Masoud Ghodrat Abadi
4th year Ph.D. student/candidate in the School of Civil and Construction Engineering
I am exploring transportation infrastructure design and operation to support safer bicycling in urban environments. I am one of the few researchers in the country to study bicyclist behavior using a full-scale bicycle simulator. Redefine the possible, do the unexpected. This is the story of my life!
5th year Ph.D. Candidate in the Department of Integrative Biology
My research examines the contribution of genetic variation in thermal tolerance and adaptation in coral reef species. I've been snorkeling and diving since the age of ten and has been fortunate to dive in Madagascar, the Galapagos Islands, the Florida Keys, Panama, Puerto Rico, and Hawaii - to name a few.
3rd year Ph.D. student and NSF Graduate Research Fellow in the Department of Integrative Biology
I am interested in the genetic and transcriptional basis of thermal tolerance, its role in hibernation and reproduction, and the impacts of a warming climate on the red-sided garter snake. Before returning to school I was a professional tattoo artist.
Dr. Nicole J. Hams
Ph.D. in biophysics from Oregon State
I am a emerging champion for community outreach in the area of education (mostly STEM). Post-doctoral-wise I'm the "protein person" in Dr. Bartholomew's lab tasked with identifying proteins that are directly involved in the infection of salmonid species by C. Shasta, a parasitic worm. I enjoy hunting (archery or rifle), shooting (my bow, rifle or pistols) and hunting related activities (an excuse for spending the day in the woods.)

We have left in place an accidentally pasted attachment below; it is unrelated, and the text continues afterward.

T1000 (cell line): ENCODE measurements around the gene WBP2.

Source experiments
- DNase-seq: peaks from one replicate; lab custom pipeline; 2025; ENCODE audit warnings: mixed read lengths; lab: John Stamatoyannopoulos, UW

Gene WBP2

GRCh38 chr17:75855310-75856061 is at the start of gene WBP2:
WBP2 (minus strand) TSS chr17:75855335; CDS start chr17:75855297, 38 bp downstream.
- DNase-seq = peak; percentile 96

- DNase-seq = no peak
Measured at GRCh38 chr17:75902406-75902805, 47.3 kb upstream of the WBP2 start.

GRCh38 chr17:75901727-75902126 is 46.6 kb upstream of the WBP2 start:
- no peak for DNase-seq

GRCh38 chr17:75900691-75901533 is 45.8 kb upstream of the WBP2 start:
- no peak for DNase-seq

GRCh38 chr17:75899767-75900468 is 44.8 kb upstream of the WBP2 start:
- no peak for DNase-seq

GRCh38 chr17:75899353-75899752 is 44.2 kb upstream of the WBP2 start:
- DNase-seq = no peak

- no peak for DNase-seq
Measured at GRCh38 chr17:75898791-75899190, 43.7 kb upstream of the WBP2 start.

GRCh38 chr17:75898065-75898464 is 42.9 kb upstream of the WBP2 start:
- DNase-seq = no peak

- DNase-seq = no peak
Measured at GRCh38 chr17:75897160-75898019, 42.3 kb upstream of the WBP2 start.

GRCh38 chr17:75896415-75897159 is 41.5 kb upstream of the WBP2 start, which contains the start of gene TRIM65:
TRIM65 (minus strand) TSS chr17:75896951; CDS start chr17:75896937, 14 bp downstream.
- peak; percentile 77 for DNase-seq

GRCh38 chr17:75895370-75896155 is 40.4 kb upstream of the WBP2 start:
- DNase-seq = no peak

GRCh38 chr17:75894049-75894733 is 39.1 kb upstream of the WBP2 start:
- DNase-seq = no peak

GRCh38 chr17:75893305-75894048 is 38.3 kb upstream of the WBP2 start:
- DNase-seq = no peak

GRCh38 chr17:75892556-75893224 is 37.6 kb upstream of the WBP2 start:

Cristòf Del Aquelarre Errante
M.A. student in Applied Anthropology and Public Health
I was born in Logroño, La Rioja, España. My research is focusing on Hispanic/Latinx Intersectional Identities with Disabilities, particularly Autism Spectrum Disorders. My project aims to understand how Culturally and Linguistically Diverse Populations (CLDPs) perceive, understand, support, and treat individuals with disabilities. My research frameworks in anthropology as a whole are incredibly influenced by being raised as a Bruja, which is a deep and vibrant part of my family, my culture, and the history of my people.
Terese D. Jones
Ph.D. student in Human Development and Family Sciences
My research interests focus on the impact of social policy on families navigating poverty, with a focus on rural communities. My most recent research project explored how participation in a dual-enrollment high school/college partnership program influenced students' perceptions of self-identity and beliefs about possibilities for future selves, particularly among low-income, first-generation students from rural communities. I am a proud first-generation college student.